Over the years, the Smithsonian has used the money Drake has left in his will to the Institution to purchase about a dozen insect collections. However, purchasing new bugs is tough due to changes to an environmental law made in the 1980s. Those changes increased the red tape surrounding insect collecting, such as documents needed to prove the collections were made legally.
The Smithsonian wants to use the income from Drake’s investment (now about $4 million) to not only purchase insects, but to support scientific research on Drake’s collection and other “True Bugs” it owns.
For now, the petition to make changes lies in a federal judge’s hands, and it is unknown when she will rule.
See Associated Press, Smithsonian Museum is Bugging Out Over Insect Inheritance, The Guardian, June 12, 2014.
Wednesday, May 21, 2014
Jennifer Foor (University of Hawai’i Law Review) published an article entitled, Beeler v. Astrue: Addressing the Claims of Posthumously Conceived Children to Survivor Benefits, 34 U. Haw. L. Rev. 309-327 (2012). Provided below is an excerpt from the introduction:
Innovations in reproductive technology provide couples facing infertility or terminal illness with previously unimagined possibilities for family planning. "[A]ssisted reproductive technologies enable conception to take place even after the provider of the gamete has died. Gametes can be harvested and cryopreserved . . . prior to the provider's death or retrieved from him post-mortem, and then used . . . to impregnate a woman with genetic material . . . whose providers are no longer alive." 1 These medical developments have made it possible for a child to be conceived after the death of a parent with few regulatory obstacles. 2 Many couples are choosing to cryogenically preserve gametes in anticipation of infertility caused by medical treatments, 3 or death from disease or war. 4 While preserving reproductive material for conception at a later time is no longer on the cutting edge of medical development, the legal consequences of posthumous conception continue to work their way through the courts, and federal legislators have yet to address the resulting issues head-on. 5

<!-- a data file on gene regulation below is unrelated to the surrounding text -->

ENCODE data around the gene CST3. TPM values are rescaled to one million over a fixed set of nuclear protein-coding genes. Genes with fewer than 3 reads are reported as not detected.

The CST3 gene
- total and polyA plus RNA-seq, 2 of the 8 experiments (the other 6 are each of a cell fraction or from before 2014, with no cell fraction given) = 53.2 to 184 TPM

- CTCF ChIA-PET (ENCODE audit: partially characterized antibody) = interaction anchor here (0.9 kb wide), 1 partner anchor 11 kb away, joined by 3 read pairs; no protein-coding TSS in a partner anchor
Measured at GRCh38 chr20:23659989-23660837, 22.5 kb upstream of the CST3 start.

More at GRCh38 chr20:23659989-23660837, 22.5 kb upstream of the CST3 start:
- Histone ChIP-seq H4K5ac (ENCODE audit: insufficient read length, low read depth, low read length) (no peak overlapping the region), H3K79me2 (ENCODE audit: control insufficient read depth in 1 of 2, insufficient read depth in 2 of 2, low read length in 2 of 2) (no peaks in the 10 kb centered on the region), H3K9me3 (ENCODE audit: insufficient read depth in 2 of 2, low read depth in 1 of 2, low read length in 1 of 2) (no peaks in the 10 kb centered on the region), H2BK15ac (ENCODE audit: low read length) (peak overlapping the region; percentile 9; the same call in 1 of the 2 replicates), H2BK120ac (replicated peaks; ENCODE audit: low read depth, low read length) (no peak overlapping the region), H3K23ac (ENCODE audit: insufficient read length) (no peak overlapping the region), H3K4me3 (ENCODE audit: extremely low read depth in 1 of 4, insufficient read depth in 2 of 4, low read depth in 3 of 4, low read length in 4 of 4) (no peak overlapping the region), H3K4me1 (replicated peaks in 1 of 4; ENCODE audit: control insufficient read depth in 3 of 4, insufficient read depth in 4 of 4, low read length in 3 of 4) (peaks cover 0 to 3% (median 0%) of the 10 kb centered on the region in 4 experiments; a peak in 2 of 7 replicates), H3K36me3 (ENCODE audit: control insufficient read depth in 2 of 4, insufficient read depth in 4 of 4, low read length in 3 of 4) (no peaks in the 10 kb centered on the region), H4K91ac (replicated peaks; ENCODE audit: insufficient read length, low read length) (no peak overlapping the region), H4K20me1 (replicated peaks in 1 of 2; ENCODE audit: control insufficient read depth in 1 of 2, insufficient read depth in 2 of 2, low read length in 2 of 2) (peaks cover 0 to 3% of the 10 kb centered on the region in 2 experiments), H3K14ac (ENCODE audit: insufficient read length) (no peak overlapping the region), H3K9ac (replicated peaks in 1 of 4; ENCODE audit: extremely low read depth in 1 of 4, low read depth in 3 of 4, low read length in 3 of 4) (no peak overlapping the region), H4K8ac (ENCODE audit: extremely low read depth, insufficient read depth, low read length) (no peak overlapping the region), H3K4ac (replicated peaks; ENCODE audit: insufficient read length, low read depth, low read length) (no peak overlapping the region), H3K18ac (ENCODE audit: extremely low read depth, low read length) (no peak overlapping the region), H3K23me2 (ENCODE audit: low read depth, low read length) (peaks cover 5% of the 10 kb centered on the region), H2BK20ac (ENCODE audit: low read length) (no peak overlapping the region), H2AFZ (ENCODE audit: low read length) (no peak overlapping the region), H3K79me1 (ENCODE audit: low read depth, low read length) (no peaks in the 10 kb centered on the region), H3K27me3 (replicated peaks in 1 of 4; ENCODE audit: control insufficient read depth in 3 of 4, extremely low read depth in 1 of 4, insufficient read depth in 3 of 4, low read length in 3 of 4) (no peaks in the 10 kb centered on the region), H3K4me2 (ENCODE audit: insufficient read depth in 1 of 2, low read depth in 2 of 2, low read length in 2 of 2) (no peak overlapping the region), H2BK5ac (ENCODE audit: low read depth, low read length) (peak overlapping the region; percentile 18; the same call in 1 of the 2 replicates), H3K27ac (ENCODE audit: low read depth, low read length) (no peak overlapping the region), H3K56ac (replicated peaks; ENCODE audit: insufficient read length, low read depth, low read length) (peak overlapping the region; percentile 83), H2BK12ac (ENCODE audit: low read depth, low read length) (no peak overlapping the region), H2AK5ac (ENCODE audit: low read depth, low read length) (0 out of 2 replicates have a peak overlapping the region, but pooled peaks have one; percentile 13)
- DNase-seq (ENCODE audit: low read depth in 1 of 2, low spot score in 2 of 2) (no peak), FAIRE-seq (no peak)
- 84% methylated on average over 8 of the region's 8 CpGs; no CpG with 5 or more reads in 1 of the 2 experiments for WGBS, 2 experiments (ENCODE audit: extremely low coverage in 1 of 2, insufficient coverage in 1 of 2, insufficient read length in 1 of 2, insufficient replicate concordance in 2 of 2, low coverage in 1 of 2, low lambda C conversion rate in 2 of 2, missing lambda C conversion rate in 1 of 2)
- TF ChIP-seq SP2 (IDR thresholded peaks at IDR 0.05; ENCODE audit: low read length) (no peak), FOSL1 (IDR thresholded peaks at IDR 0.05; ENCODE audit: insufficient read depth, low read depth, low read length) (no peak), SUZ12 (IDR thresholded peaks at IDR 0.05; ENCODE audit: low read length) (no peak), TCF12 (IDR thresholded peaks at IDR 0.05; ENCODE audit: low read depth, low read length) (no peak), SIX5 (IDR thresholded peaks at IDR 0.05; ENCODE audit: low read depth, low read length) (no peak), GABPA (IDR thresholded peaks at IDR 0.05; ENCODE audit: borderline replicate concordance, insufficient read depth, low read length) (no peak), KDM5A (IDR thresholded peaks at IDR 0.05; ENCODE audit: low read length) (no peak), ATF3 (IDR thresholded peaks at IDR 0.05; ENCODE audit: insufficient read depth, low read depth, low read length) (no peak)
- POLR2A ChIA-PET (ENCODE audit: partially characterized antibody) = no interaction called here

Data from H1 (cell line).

A number of cases springing from the birth of posthumously conceived children have risen to the federal courts of appeal. These cases result from disputes over a posthumously conceived child's rights to Social Security survivor's benefits. In the absence of applicable regulation, this collision between technology and law has led to circuit splits and at least one case pending review by the United States Supreme Court. 6